Principles for an Inclusive, Equitable, and Engaging Multilingual Literary Event
Goal: The audience knows what language(s) to expect before deciding to attend and 90% of the audience understands 90% of the event.
– Figure out the language backgrounds of the target audience and tailor the event to these languages.
– If you as an organizer don’t speak one of the languages of the event, partner with other organizers who do for co-planning, co-promotion, and co-moderation.
– Keep in mind that event formats and promotional methods vary between languages and cultures. Tailor the event and its PR to multiple segments of your audience to draw a larger crowd.
– If the audience is mixed, keep several language scenarios in mind. Some spectators will understand segments that others do not understand. Aim to engage both groups the whole time.
– Promote the event to speakers of the literature’s language, not only to “outside observers” from other communities.
– Specify very clearly in the PR which languages the event will be conducted in.
– If the promotional material is multilingual, the reader should know this immediately from the heading or a phrase like “[X language below].”
– Promote the event in all its languages to attract a mixed audience, but not in languages whose speakers wouldn’t understand the event itself, as that is false advertising.
– Remember that audience members may not speak the national language.
– Remember that audience members may not speak English.
– However, depending on audience members’ educational background and amount of time in the country, a combination of the national language and English might well cover 90% of audience members.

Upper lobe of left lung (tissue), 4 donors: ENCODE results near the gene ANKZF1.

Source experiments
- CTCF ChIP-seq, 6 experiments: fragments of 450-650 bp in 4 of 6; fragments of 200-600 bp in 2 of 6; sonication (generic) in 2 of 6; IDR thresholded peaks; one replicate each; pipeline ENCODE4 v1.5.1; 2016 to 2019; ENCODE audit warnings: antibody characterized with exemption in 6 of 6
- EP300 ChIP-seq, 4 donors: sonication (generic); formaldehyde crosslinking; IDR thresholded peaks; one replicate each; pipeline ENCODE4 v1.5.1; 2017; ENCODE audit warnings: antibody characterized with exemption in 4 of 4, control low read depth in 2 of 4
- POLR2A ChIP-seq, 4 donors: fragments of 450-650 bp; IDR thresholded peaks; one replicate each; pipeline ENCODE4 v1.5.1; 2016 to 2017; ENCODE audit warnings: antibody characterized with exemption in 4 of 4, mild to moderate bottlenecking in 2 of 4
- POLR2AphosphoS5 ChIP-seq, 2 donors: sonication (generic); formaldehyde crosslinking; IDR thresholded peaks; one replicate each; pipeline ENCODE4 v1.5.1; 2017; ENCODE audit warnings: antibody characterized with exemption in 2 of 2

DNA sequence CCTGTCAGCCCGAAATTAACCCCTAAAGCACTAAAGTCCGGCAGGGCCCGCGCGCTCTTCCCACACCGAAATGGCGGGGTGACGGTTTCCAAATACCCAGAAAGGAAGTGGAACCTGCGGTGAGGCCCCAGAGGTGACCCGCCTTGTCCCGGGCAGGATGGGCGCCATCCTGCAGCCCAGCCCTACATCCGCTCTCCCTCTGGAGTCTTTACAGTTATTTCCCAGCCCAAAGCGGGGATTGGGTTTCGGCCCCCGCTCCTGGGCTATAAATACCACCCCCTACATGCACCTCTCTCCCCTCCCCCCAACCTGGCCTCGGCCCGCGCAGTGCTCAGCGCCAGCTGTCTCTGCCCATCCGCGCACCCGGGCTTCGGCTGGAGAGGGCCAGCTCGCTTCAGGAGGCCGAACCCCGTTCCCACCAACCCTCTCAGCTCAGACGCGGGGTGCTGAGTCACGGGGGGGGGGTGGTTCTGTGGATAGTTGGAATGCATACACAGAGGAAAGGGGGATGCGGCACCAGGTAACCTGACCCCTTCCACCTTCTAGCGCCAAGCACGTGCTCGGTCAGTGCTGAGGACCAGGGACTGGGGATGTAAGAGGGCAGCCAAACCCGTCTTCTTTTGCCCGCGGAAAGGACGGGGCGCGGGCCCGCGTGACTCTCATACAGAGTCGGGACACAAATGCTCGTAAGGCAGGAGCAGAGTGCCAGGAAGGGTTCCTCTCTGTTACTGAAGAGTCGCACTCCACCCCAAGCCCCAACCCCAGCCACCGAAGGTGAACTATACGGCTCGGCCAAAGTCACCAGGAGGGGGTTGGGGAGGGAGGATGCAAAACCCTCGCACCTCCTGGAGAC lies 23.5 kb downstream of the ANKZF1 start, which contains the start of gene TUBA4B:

– Use visible or audible translations (headphones, supertitles, booklets) to save audience members who don’t speak one of the event languages from having to sit through long untranslated segments. Meanwhile, speakers of that language can understand the original.
– If you alternate between originals and translations on stage, break it up into shorter passages to keep people engaged.
– Moderation and discussions should be multilingual too, or should at least alternate languages. This accounts for a large portion of the event, timewise. Not understanding the moderation makes an audience member feel disoriented.
– Don’t be spontaneous about the languages of an event. The audience wants to know in advance if they will understand. People who don’t understand a language are embarassed to admit it in front of a crowd. Spontaneity almost always favors the national language or English and leaves out other groups whose inclusion requires planning and preparation (and usually money).
– Not every event has to be multilingual either. When people go to a monolingual event, they usually know what to expect. But don’t promote a monolingual event in the wrong language.
All this multilingualism is very expensive and takes a lot of planning, collaboration, and effort. But we should strive for these principles if we want a happy, diverse, and multilingual audience. We’re all so eager to understand each other’s literature but we simply can’t all learn every language, so we have to be honest about who understands what and design events accordingly.